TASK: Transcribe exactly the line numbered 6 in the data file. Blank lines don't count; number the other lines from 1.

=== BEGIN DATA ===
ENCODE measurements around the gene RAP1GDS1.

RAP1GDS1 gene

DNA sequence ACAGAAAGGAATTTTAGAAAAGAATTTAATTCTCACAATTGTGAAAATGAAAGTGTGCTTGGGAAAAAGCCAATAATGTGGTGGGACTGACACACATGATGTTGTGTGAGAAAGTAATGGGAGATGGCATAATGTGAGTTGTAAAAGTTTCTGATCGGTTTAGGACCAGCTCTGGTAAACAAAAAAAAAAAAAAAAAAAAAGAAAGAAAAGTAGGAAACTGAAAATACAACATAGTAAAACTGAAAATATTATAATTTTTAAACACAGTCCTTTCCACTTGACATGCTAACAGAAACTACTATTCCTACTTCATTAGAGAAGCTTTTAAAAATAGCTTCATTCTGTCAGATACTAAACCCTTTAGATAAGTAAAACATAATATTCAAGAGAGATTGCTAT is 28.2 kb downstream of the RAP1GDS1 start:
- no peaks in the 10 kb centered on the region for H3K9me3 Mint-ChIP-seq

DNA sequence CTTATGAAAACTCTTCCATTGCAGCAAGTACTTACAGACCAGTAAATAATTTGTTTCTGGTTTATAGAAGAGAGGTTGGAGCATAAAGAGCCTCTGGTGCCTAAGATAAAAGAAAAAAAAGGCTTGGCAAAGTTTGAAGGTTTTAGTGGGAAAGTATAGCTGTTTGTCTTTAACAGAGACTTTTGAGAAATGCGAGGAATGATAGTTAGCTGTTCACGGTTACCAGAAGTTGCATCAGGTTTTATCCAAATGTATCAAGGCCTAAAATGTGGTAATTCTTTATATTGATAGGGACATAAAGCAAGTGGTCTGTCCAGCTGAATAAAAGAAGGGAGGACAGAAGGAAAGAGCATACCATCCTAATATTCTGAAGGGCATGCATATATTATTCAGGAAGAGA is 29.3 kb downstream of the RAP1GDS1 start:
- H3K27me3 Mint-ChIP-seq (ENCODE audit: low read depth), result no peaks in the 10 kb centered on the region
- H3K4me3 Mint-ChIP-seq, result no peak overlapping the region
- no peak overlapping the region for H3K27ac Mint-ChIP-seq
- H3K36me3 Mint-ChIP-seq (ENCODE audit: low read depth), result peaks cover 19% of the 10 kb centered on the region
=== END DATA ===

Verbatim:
- H3K27me3 Mint-ChIP-seq (ENCODE audit: low read depth), result no peaks in the 10 kb centered on the region